Breast enlargement, or breast augmentation, is the most commonly performed cosmetic surgical procedure in the United Kingdom. According to the British Association of Aesthetic Plastic Surgeons (BAAPS), 8,238 procedures were performed on women in 2017, which is an increase of seven percent compared to the previous year.
There are several factors behind the increasing popularity of breast augmentation. The chief reason though probably lies in how the procedure can improve the quality of life and self-esteem of women. When we look better, we feel better, which will directly improve our personal and social relationships, and general physical and mental health.
The benefits also translate into professional life. Whether we like it or not, biology and natural selection are very real concepts - a larger bust line opens up a wider range of career opportunities. In addition, studies show that more attractive people actually get promoted faster and earn more money in the workplace compared to their less aesthetically-appealing colleagues.
Is it any wonder then that 98% of women who underwent breast augmentation surgery are satisfied with the result of their procedure?
It is also worth mentioning that the lessening taboo of cosmetic surgery, as well as improvements in surgical and implant technologies, has made the procedure more socially acceptable and accessible.
Breast enlargement surgery is essentially a procedure designed to increase the mass of breasts by inserting silicone or saline implants into the body. Occasionally, the procedure is done through the lipofilling technique, which entails the use of fat found from another part of the patient’s body.
The implants are typically placed inside the body via incisions under the inframammary fold or armpit. Depending on the patient’s body shape and physical condition, the incision may also be made in the area surrounding the areola. For most though, the implants will rest directly behind the breast. However, for women with a smaller frame, the implants are usually positioned behind the chest muscles.
Saline-filled breast implants
It may be hard to believe, but once upon a time, implants used for breast enlargement procedures were made from glass balls, rubber and even ivory. Thankfully, those days are long gone, and implants today are primarily made from either:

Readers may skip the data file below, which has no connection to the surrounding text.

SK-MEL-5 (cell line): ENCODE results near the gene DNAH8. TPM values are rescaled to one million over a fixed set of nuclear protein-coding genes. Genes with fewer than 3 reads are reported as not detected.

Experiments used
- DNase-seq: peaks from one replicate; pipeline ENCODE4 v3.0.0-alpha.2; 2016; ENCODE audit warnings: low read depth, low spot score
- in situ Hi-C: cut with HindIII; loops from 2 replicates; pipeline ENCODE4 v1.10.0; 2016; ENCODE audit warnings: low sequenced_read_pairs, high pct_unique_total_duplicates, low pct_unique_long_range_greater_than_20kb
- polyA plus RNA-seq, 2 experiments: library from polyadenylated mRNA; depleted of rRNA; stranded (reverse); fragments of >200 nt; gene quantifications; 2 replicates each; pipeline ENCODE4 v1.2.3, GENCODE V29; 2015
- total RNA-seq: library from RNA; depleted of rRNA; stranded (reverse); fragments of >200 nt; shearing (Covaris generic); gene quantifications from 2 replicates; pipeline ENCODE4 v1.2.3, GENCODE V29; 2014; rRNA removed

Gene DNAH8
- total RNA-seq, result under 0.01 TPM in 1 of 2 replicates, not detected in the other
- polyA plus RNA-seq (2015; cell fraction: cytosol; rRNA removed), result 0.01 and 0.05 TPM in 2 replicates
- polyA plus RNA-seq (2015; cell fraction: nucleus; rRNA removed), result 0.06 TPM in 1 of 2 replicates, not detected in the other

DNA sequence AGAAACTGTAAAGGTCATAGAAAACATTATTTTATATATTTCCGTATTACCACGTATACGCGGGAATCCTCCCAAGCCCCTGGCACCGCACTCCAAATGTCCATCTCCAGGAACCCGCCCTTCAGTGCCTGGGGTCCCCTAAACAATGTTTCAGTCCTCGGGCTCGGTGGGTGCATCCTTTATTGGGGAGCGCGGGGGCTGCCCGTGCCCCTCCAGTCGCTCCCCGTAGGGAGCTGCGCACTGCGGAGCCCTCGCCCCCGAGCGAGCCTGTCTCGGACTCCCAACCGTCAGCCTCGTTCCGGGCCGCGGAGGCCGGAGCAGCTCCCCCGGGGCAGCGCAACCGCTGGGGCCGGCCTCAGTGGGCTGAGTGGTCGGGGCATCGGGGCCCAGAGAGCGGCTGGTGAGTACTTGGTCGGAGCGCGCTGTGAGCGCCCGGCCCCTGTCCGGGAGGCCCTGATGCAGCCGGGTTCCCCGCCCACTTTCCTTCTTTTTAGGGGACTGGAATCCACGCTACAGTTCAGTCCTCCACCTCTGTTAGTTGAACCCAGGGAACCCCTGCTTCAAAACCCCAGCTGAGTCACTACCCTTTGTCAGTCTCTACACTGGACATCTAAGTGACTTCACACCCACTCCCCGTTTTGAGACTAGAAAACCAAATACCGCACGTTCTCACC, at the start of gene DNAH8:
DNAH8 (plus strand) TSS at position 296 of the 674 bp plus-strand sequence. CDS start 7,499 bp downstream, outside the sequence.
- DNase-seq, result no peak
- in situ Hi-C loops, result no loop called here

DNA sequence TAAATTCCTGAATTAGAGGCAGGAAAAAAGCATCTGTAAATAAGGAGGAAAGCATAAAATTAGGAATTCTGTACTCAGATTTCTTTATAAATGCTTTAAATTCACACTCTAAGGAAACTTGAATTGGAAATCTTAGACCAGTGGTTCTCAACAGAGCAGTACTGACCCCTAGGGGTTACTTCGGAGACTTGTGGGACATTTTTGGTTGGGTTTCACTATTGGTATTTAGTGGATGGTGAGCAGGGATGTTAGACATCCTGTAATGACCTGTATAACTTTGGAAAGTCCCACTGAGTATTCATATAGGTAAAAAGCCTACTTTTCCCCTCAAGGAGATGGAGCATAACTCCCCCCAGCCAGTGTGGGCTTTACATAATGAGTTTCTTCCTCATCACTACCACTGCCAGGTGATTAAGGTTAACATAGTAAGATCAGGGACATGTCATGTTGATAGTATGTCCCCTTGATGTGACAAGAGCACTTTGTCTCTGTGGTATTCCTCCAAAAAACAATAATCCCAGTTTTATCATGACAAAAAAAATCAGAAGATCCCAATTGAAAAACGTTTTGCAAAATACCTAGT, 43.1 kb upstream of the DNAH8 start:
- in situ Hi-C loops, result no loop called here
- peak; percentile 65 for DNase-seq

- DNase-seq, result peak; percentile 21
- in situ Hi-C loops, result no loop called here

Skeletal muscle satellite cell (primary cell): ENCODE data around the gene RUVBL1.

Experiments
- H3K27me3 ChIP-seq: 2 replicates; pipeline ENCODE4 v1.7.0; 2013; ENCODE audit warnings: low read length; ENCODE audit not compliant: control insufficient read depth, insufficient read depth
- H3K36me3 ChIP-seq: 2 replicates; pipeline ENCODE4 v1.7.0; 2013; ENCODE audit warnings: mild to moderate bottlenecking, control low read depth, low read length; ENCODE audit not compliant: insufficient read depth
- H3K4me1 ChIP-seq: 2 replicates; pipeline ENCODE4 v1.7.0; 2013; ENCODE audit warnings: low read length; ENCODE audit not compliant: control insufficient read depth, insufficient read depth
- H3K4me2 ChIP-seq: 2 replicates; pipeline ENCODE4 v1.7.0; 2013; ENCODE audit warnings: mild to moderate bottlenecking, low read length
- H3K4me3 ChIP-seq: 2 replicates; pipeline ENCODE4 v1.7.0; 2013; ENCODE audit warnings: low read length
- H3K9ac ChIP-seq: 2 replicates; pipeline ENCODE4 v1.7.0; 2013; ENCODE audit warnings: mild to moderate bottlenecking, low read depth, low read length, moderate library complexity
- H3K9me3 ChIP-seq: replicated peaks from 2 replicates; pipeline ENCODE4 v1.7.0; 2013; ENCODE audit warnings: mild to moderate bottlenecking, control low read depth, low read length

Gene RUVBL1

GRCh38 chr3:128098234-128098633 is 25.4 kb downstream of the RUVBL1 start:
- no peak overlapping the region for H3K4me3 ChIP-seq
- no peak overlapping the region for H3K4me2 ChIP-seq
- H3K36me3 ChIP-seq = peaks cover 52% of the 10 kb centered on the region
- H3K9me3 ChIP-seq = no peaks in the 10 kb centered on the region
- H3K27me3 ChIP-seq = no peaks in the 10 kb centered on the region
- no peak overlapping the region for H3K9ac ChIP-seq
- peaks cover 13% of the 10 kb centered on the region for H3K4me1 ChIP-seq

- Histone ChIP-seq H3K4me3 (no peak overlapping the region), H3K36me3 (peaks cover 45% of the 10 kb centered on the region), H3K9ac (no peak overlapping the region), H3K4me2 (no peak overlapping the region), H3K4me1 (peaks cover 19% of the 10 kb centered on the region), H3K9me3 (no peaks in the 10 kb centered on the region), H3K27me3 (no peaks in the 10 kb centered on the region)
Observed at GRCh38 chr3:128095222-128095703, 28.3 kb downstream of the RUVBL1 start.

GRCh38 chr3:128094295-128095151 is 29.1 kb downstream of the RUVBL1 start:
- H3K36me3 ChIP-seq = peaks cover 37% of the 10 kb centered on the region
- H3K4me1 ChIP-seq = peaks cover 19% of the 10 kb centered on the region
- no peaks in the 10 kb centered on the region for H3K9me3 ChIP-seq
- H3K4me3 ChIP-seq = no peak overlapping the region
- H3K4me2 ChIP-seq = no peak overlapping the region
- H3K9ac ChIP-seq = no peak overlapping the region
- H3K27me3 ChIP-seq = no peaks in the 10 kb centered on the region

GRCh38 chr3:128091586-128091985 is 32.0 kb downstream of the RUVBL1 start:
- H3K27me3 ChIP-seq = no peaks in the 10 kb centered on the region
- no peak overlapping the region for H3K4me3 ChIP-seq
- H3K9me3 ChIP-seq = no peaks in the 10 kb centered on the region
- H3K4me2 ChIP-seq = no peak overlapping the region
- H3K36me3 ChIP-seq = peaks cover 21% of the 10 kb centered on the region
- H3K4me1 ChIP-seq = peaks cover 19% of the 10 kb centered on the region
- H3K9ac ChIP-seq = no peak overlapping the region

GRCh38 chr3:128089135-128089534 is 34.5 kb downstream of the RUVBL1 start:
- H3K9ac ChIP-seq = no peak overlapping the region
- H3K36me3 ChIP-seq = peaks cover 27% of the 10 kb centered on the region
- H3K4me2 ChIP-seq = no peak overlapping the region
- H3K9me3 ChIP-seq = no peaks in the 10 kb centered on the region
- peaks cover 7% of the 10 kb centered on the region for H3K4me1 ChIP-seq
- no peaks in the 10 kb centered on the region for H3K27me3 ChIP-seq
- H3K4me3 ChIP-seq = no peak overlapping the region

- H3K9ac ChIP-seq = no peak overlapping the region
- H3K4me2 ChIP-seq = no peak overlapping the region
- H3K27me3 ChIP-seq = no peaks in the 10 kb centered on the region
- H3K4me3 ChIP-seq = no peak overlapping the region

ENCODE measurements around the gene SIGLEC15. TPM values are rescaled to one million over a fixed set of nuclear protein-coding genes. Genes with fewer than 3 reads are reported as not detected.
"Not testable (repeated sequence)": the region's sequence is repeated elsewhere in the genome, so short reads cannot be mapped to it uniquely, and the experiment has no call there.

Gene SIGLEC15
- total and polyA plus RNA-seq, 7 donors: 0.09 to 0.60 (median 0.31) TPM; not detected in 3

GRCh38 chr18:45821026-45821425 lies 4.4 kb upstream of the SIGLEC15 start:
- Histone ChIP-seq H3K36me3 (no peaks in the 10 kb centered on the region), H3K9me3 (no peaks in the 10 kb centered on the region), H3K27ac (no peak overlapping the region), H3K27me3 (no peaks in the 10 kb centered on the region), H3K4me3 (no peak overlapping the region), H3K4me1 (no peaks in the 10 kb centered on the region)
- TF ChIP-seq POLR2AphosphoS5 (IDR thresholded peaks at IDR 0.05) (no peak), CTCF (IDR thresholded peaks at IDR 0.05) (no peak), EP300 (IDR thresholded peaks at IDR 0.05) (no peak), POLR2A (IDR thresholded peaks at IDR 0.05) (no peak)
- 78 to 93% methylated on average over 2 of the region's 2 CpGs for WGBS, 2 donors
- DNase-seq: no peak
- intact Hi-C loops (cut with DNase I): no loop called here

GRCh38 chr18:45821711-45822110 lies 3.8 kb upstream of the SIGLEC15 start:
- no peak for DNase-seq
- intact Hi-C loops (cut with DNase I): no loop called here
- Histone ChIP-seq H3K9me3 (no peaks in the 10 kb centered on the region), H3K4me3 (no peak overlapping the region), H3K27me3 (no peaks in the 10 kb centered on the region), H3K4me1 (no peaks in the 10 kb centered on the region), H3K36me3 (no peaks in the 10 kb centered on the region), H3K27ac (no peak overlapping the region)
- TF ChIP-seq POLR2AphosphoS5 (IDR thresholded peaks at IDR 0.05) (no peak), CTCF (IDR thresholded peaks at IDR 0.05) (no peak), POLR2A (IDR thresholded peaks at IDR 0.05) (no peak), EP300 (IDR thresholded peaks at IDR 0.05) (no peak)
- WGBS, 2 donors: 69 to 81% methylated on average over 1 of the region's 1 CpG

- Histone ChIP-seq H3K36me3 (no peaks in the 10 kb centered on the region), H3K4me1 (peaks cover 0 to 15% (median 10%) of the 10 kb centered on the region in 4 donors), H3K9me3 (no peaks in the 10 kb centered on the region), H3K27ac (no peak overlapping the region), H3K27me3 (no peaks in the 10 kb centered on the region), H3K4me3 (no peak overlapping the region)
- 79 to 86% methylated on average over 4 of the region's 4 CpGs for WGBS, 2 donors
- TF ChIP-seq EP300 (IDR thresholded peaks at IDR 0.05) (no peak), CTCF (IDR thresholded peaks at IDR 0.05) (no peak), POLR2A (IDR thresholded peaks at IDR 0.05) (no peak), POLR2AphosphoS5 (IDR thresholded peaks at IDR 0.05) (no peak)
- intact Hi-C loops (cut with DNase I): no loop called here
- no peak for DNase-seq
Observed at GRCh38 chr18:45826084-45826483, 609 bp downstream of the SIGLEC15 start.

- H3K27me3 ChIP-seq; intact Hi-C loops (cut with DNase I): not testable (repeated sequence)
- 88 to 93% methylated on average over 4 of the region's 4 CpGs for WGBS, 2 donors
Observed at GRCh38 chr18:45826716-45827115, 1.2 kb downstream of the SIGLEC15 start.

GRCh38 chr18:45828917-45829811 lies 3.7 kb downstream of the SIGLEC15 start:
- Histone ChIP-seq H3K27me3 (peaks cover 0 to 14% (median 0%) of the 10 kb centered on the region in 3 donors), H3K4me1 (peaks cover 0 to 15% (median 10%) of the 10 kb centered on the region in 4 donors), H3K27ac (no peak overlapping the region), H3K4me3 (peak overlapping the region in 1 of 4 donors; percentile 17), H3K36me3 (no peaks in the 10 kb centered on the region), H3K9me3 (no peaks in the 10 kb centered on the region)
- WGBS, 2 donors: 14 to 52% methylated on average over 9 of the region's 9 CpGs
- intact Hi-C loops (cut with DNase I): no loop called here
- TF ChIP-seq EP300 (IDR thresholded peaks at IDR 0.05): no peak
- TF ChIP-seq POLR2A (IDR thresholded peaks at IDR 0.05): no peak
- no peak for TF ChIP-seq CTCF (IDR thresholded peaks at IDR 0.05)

Silicone gel implants are roundly acknowledged to be of better quality. They feel more natural and are less prone to rippling and deflating. However, saline implants are safer since liquid from leakages can be absorbed by the body naturally.
Implants come in either round or tear drop shapes. The latter offers more customisation options as the width, height, curvature and depth can be adapted to complement the patient’s body.
Implants come in a variety of sizes. Please discuss with your doctor to determine the exact size to be used. Keep in mind that the shape of your body and size of your ribcage will also affect the choice of implants.
The improvements in modern medicine have made breast augmentation a low-risk surgery. However, there are a few things you need to be aware prior to committing to the procedure.
• Capsular Contracture: There is a small possibility that your body may reject the implants. This is, however, very rare. In most cases, the body will simply insulate the implants by generating a protective layer, called capsule, around them. In a few cases, the formation of the capsule can grow abnormally thick leading to a condition called capsular contracture. This condition is easily resolved through corrective surgery. However, delayed treatment may compromise the integrity of the implants, leading to leakages or ruptures.
• Bleeding: Bleeding near the incision lines, and internally around the implants, are quite normal - particularly for patients with high blood pressure. However, if the blood leaks out of the incisions after surgery, the sight may unduly alarm patients. Patients are sometimes fitted with a tube in the ward for a couple of days to help drain the blood (and liquid) out.
• Lifespan: Implants have an expiry date – usually ten years, though sometimes sooner. If you feel discomfort or pain, speak to your doctor – it may be time to replace them.
* Please note that breast enlargement surgery is not available on the NHS. Exceptions may apply in extraordinary cases.